Alabama Soybeans: Managing Seedling Diseases

Soybean seedlings afflicted by fusarium root rot. Photo by John Bienapfl, University of Minnesota

Soybean seedling diseases are one of the most important causes of reduced stand establishment and can result in economic losses.

Soybeans infected with a seedling disease are typically weak and less vigorous. When stand loss is severe, growers may need to replant a field or a portion of a field exhibiting significant damage.

Seedling diseases are most common when wet weather proceeds and follows planting in the spring. Compacted and poorly drained soils often predispose seedlings to infection. Differentiating seedling diseases in the field can be difficult since the symptoms of various seedling disorders are similar.

The following are the three most common seedling diseases of soybean in Alabama:

  • Pythium seedling blight
  • Rhizoctonia seedling blight
  • Fusarium root rot

Pythium Seedling Blight

Symptoms of Pythium seedling blight include rotten, soft and mushy seeds, or seedlings with poorly developed roots. Water-soaked lesions may be present on the hypocotyl or cotyledons.

Pythium seedling blight can occur across a range of temperatures, but high soil moisture increases disease severity. Symptoms of Pythium blight are most common in poorly drained soils and areas that flood regularly.

Rhizoctonia Seedling Blight

Symptoms of Rhizoctonia seedling blight include reddish brown lesions on the seedling’s lower stem or hypocotyl, usually at the soil line. Lesions appear sunken and dry. Affected plants typically appear in patches in the field.

This disease can occur over a wide range of soil conditions. Temperature and moisture requirements for infection vary, but seedlings stressed by soil compaction or other factors may be more susceptible to the disease.

Fusarium Root Rot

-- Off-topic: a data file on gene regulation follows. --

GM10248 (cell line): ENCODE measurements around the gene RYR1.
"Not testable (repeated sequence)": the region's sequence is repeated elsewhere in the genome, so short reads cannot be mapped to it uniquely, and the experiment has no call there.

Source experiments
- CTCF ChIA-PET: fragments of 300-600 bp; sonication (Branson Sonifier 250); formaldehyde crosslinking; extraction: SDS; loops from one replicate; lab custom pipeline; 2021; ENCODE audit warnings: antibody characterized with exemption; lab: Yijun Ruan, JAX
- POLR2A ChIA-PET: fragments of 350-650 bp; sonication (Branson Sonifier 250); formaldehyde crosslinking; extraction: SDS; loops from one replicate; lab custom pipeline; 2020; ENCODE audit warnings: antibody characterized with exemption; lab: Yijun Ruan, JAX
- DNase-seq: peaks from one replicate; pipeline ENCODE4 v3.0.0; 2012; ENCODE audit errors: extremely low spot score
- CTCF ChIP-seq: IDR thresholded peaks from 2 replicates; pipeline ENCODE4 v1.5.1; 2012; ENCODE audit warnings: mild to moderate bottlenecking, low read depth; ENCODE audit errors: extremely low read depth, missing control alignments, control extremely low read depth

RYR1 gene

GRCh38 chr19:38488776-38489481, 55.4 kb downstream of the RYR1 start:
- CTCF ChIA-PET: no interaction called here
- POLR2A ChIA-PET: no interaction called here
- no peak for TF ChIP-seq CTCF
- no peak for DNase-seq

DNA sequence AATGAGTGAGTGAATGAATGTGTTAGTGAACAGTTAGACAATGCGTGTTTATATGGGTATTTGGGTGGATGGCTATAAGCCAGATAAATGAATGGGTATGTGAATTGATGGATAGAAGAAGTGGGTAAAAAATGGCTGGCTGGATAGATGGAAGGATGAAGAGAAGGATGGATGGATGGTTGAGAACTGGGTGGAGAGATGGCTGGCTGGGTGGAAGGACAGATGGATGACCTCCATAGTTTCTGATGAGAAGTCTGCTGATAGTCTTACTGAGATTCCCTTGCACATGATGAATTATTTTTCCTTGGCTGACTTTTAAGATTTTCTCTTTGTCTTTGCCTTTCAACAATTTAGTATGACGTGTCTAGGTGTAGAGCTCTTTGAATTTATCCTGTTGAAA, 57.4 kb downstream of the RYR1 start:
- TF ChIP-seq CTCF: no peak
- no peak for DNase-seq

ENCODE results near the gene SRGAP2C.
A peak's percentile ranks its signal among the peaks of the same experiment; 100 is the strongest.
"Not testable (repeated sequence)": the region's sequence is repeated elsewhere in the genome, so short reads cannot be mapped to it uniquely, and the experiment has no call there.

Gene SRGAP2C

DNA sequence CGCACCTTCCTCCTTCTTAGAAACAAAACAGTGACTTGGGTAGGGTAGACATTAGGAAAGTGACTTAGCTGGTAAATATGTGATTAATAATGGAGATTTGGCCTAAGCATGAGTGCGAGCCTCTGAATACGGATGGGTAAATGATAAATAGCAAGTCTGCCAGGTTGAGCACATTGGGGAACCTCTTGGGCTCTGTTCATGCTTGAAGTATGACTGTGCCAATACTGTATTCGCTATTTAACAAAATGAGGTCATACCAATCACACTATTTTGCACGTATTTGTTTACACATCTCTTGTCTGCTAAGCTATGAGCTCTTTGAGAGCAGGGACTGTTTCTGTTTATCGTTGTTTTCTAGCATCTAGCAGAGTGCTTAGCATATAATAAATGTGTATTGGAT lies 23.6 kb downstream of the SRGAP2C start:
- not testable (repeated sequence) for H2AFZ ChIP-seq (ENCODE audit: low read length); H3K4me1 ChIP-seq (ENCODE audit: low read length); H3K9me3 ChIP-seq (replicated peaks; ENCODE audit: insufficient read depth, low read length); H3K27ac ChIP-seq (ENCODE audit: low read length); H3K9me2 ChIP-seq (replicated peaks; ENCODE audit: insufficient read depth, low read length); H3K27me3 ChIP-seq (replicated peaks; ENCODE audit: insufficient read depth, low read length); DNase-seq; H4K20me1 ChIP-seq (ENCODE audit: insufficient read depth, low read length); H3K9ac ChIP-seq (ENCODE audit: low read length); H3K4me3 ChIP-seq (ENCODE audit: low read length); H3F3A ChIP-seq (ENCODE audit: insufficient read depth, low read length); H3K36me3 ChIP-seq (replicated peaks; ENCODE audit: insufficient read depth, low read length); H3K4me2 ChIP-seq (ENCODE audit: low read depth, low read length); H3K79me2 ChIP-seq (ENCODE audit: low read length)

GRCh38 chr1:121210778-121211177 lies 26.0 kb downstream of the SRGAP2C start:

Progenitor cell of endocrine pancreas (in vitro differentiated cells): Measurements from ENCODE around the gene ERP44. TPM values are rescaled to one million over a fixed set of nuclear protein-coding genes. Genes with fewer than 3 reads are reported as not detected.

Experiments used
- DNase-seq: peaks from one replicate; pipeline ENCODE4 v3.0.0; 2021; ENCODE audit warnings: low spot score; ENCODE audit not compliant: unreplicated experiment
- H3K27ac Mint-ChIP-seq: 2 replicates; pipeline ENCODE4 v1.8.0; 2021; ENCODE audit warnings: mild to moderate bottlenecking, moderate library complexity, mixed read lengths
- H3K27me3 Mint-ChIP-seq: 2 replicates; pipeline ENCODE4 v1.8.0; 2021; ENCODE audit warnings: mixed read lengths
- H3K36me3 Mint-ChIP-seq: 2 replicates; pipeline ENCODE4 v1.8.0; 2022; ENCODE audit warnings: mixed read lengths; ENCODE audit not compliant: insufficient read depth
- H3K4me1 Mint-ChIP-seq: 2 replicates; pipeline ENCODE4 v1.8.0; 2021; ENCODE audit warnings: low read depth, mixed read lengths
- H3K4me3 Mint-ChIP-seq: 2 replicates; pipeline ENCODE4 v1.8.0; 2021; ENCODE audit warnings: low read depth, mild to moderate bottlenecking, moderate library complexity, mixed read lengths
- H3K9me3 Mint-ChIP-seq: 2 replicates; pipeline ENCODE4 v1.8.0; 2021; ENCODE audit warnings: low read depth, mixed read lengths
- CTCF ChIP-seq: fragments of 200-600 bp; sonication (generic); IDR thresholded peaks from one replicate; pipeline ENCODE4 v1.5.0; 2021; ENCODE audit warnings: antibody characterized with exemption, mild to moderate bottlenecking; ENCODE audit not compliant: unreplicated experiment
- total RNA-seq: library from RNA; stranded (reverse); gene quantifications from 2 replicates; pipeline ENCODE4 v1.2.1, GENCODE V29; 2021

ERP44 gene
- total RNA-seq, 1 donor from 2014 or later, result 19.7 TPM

Many species of the fungus Fusarium live in the soil and can infect soybean. Infected plants may be stunted and spindly, and roots may have a brown or black discoloration. Affected plants often have a poorly developed root system.

In severe cases, seedlings may die before emerging from the ground. Fusarium can infect plants under a wide variety of environmental conditions and is often associated with stressed plants.

Determining Infection and Avoiding Disease

Diagnosing seedling blights is difficult because plants can be infected with multiple pathogens and symptoms can be confused with symptoms caused by herbicide damage.

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For an accurate diagnosis, we suggest submitting symptomatic plants to a local diagnostic lab along with relevant background information for the field to confirm the cause of the problem and to determine an appropriate management program.

Crop rotation may not effectively manage seedling diseases because these fungal pathogens can survive in infested soil for a long period of time and many are capable of infecting other agronomic crops.

Seedling diseases may be more prevalent in no-till or reduced tillage systems since these soils typically warm up slower in the spring and retain more moisture. In these systems, additional practices, such as fungicide seed treatment may be required to manage seedling blights.

Fungicide seed treatments vary in efficacy, and products that control Pythium do not affect Rhizoctonia and Fusarium species and vice versa. Therefore, it is important to accurately diagnose the seedling blights present in a field and choose fungicide seed treatments accordingly.




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